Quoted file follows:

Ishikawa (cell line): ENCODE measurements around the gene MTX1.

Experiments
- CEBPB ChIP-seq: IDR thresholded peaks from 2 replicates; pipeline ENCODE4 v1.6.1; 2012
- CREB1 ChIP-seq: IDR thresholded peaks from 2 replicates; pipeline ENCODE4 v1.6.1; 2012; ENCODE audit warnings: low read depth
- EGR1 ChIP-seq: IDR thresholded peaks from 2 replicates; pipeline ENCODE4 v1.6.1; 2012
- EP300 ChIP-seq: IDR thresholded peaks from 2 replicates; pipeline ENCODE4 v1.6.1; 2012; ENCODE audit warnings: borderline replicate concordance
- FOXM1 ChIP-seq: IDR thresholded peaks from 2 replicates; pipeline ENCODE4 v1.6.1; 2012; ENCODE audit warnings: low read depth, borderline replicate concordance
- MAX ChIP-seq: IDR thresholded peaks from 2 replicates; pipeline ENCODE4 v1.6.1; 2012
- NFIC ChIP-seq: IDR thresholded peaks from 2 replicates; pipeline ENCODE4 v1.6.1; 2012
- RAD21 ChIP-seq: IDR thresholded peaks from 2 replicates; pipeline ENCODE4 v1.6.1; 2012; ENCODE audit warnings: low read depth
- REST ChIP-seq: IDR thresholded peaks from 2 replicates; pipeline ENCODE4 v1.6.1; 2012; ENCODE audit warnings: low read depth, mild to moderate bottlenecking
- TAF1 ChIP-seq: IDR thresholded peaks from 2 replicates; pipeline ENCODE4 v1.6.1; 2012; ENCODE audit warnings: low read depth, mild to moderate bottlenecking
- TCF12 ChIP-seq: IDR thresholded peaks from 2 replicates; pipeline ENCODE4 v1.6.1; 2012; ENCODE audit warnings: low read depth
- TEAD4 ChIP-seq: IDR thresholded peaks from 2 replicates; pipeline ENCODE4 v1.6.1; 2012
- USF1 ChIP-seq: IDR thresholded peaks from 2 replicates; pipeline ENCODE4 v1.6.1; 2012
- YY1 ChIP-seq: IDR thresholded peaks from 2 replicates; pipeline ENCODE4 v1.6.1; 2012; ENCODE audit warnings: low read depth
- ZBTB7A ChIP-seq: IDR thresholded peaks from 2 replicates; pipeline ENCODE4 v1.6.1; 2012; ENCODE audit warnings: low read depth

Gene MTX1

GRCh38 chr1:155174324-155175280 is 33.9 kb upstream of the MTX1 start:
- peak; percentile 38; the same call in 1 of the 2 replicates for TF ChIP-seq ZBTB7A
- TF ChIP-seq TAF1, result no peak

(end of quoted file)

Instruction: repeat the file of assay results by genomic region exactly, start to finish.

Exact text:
Ishikawa (cell line): ENCODE measurements around the gene MTX1.

Experiments
- CEBPB ChIP-seq: IDR thresholded peaks from 2 replicates; pipeline ENCODE4 v1.6.1; 2012
- CREB1 ChIP-seq: IDR thresholded peaks from 2 replicates; pipeline ENCODE4 v1.6.1; 2012; ENCODE audit warnings: low read depth
- EGR1 ChIP-seq: IDR thresholded peaks from 2 replicates; pipeline ENCODE4 v1.6.1; 2012
- EP300 ChIP-seq: IDR thresholded peaks from 2 replicates; pipeline ENCODE4 v1.6.1; 2012; ENCODE audit warnings: borderline replicate concordance
- FOXM1 ChIP-seq: IDR thresholded peaks from 2 replicates; pipeline ENCODE4 v1.6.1; 2012; ENCODE audit warnings: low read depth, borderline replicate concordance
- MAX ChIP-seq: IDR thresholded peaks from 2 replicates; pipeline ENCODE4 v1.6.1; 2012
- NFIC ChIP-seq: IDR thresholded peaks from 2 replicates; pipeline ENCODE4 v1.6.1; 2012
- RAD21 ChIP-seq: IDR thresholded peaks from 2 replicates; pipeline ENCODE4 v1.6.1; 2012; ENCODE audit warnings: low read depth
- REST ChIP-seq: IDR thresholded peaks from 2 replicates; pipeline ENCODE4 v1.6.1; 2012; ENCODE audit warnings: low read depth, mild to moderate bottlenecking
- TAF1 ChIP-seq: IDR thresholded peaks from 2 replicates; pipeline ENCODE4 v1.6.1; 2012; ENCODE audit warnings: low read depth, mild to moderate bottlenecking
- TCF12 ChIP-seq: IDR thresholded peaks from 2 replicates; pipeline ENCODE4 v1.6.1; 2012; ENCODE audit warnings: low read depth
- TEAD4 ChIP-seq: IDR thresholded peaks from 2 replicates; pipeline ENCODE4 v1.6.1; 2012
- USF1 ChIP-seq: IDR thresholded peaks from 2 replicates; pipeline ENCODE4 v1.6.1; 2012
- YY1 ChIP-seq: IDR thresholded peaks from 2 replicates; pipeline ENCODE4 v1.6.1; 2012; ENCODE audit warnings: low read depth
- ZBTB7A ChIP-seq: IDR thresholded peaks from 2 replicates; pipeline ENCODE4 v1.6.1; 2012; ENCODE audit warnings: low read depth

Gene MTX1

GRCh38 chr1:155174324-155175280 is 33.9 kb upstream of the MTX1 start:
- peak; percentile 38; the same call in 1 of the 2 replicates for TF ChIP-seq ZBTB7A
- TF ChIP-seq TAF1, result no peak